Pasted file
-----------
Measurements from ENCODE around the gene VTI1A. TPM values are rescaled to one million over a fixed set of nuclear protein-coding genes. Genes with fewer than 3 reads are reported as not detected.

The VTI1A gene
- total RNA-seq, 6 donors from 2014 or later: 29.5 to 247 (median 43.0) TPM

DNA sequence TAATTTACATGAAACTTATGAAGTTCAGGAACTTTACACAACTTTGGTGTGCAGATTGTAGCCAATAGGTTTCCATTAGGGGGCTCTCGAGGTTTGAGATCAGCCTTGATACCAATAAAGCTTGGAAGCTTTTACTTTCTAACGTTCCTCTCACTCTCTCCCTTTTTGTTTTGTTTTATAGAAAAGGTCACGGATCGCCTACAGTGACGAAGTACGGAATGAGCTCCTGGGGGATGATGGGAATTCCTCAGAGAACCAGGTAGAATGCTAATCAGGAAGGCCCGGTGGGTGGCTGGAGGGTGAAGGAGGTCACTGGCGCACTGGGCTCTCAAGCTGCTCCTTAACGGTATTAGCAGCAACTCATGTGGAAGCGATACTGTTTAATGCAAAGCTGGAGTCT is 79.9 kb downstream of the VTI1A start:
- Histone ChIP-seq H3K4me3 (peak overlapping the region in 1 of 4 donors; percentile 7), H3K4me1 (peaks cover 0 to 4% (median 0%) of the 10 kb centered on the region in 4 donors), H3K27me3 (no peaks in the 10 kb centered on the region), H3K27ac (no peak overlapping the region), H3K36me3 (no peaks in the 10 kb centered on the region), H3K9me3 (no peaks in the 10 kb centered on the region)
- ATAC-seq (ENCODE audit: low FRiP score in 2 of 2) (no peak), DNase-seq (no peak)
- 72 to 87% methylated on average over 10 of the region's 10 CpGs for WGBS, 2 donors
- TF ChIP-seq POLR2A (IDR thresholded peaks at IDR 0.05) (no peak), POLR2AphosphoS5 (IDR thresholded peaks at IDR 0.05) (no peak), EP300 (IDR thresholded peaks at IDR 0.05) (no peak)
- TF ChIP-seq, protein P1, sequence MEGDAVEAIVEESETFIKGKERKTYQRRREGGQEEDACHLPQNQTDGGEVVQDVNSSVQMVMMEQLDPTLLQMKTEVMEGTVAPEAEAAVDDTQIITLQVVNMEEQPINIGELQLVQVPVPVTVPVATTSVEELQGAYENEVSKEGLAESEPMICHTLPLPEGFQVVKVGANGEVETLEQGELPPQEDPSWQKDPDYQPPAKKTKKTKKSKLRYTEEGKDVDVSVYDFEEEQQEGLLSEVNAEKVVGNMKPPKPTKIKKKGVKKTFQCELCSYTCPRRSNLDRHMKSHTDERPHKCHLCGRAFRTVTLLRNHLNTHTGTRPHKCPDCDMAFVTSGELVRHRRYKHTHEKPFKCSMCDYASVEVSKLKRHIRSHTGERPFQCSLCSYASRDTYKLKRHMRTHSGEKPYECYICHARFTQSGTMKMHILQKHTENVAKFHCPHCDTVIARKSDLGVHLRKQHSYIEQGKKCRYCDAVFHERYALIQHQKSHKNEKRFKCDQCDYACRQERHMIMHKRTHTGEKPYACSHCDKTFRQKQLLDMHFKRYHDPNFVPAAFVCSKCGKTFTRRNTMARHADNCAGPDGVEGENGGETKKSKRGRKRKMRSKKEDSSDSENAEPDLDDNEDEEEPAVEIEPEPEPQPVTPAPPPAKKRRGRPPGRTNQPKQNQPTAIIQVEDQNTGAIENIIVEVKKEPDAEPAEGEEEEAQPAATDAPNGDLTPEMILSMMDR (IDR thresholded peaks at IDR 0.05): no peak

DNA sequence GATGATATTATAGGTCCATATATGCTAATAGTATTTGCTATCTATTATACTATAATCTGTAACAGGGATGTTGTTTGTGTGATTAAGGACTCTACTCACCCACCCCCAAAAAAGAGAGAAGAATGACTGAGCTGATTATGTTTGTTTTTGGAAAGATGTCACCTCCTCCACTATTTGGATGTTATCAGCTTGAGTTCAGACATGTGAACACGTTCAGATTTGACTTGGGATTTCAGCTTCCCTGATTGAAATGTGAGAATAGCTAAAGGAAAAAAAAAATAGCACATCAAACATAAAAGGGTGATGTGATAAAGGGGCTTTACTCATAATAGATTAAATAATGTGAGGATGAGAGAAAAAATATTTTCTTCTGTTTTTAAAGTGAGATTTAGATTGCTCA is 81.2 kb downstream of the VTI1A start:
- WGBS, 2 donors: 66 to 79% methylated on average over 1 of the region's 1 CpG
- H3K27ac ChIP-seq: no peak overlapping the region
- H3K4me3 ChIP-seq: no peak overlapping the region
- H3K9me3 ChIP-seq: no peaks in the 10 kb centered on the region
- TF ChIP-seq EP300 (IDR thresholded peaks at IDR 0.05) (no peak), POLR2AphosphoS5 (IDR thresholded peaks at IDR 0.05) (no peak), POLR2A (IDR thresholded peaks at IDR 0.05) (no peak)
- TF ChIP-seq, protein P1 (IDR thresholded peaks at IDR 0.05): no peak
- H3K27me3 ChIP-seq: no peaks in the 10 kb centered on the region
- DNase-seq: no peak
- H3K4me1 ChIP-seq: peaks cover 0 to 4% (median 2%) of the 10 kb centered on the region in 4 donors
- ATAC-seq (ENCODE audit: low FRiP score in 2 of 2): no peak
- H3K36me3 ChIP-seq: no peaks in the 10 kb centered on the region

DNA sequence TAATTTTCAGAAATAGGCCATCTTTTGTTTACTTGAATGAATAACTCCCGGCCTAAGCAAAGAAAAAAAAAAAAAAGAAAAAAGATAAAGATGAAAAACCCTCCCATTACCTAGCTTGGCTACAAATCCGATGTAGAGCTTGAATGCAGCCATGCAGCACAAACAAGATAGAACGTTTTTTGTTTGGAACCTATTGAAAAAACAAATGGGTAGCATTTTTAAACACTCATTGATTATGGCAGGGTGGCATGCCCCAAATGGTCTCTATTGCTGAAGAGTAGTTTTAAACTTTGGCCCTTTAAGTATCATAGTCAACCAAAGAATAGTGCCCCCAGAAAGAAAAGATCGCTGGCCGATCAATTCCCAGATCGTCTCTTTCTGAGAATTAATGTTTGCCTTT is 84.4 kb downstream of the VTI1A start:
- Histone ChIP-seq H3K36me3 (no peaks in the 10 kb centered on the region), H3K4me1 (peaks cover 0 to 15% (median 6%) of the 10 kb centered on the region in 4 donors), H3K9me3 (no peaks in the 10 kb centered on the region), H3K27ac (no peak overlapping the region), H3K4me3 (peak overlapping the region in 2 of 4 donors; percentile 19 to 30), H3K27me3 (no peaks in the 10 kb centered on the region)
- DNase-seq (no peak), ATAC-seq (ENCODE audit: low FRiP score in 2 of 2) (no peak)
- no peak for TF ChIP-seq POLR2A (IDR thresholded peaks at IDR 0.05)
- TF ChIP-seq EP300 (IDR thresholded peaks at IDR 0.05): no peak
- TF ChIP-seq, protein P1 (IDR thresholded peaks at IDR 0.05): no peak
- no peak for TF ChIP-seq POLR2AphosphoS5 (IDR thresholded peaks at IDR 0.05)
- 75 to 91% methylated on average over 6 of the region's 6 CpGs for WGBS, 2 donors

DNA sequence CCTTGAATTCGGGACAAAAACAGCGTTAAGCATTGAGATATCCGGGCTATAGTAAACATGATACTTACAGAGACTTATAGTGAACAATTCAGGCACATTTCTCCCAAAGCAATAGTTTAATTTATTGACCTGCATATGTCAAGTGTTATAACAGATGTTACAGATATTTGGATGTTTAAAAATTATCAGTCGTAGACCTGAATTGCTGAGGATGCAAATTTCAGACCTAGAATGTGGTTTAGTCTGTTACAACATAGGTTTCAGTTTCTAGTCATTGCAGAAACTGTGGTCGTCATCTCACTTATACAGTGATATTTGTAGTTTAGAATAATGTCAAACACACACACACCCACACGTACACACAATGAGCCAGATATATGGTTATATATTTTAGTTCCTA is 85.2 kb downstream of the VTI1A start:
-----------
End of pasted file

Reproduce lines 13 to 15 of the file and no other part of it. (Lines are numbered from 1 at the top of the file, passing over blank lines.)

- H3K4me3 ChIP-seq: no peak overlapping the region
- H3K9me3 ChIP-seq: no peaks in the 10 kb centered on the region
- TF ChIP-seq EP300 (IDR thresholded peaks at IDR 0.05) (no peak), POLR2AphosphoS5 (IDR thresholded peaks at IDR 0.05) (no peak), POLR2A (IDR thresholded peaks at IDR 0.05) (no peak)